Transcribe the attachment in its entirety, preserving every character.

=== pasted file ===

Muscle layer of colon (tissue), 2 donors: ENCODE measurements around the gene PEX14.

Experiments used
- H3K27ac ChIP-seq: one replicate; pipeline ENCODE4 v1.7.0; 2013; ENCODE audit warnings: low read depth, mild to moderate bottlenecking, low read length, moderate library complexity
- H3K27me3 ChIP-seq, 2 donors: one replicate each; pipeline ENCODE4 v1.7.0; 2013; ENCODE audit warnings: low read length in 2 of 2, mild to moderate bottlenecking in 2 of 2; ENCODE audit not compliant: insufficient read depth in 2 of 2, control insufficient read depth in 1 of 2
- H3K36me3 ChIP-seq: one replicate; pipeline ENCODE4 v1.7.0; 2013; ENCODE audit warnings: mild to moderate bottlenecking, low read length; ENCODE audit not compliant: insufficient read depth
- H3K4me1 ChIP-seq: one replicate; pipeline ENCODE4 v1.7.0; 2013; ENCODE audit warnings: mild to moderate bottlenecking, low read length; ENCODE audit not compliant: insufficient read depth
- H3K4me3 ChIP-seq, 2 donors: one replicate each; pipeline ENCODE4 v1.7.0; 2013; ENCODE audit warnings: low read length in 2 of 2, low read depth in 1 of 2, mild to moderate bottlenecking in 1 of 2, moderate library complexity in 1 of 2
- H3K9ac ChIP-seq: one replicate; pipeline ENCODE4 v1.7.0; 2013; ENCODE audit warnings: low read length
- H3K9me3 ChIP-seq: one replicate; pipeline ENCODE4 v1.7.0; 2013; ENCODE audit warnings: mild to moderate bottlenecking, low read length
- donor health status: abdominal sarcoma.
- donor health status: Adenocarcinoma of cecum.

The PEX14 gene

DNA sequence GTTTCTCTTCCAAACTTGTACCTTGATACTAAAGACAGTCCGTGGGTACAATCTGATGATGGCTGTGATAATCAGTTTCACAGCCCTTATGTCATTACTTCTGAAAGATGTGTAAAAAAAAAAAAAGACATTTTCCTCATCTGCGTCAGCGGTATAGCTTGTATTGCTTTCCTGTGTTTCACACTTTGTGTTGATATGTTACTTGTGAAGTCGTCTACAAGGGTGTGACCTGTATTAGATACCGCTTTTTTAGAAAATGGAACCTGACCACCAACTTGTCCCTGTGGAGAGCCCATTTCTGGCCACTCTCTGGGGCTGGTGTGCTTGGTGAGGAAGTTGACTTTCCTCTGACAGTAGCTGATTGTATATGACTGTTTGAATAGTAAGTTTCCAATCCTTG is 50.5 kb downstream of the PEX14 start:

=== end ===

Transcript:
Muscle layer of colon (tissue), 2 donors: ENCODE measurements around the gene PEX14.

Experiments used
- H3K27ac ChIP-seq: one replicate; pipeline ENCODE4 v1.7.0; 2013; ENCODE audit warnings: low read depth, mild to moderate bottlenecking, low read length, moderate library complexity
- H3K27me3 ChIP-seq, 2 donors: one replicate each; pipeline ENCODE4 v1.7.0; 2013; ENCODE audit warnings: low read length in 2 of 2, mild to moderate bottlenecking in 2 of 2; ENCODE audit not compliant: insufficient read depth in 2 of 2, control insufficient read depth in 1 of 2
- H3K36me3 ChIP-seq: one replicate; pipeline ENCODE4 v1.7.0; 2013; ENCODE audit warnings: mild to moderate bottlenecking, low read length; ENCODE audit not compliant: insufficient read depth
- H3K4me1 ChIP-seq: one replicate; pipeline ENCODE4 v1.7.0; 2013; ENCODE audit warnings: mild to moderate bottlenecking, low read length; ENCODE audit not compliant: insufficient read depth
- H3K4me3 ChIP-seq, 2 donors: one replicate each; pipeline ENCODE4 v1.7.0; 2013; ENCODE audit warnings: low read length in 2 of 2, low read depth in 1 of 2, mild to moderate bottlenecking in 1 of 2, moderate library complexity in 1 of 2
- H3K9ac ChIP-seq: one replicate; pipeline ENCODE4 v1.7.0; 2013; ENCODE audit warnings: low read length
- H3K9me3 ChIP-seq: one replicate; pipeline ENCODE4 v1.7.0; 2013; ENCODE audit warnings: mild to moderate bottlenecking, low read length
- donor health status: abdominal sarcoma.
- donor health status: Adenocarcinoma of cecum.

The PEX14 gene

DNA sequence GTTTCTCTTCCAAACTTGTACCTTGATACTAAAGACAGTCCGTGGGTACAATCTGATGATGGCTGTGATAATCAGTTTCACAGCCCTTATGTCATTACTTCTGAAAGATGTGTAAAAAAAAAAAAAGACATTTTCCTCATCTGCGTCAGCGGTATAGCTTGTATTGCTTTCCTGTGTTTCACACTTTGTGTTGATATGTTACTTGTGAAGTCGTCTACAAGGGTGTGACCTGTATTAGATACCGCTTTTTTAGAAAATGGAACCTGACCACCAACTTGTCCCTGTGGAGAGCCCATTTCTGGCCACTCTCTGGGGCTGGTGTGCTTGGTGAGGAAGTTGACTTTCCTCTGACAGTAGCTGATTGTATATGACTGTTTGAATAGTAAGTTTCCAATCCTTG is 50.5 kb downstream of the PEX14 start: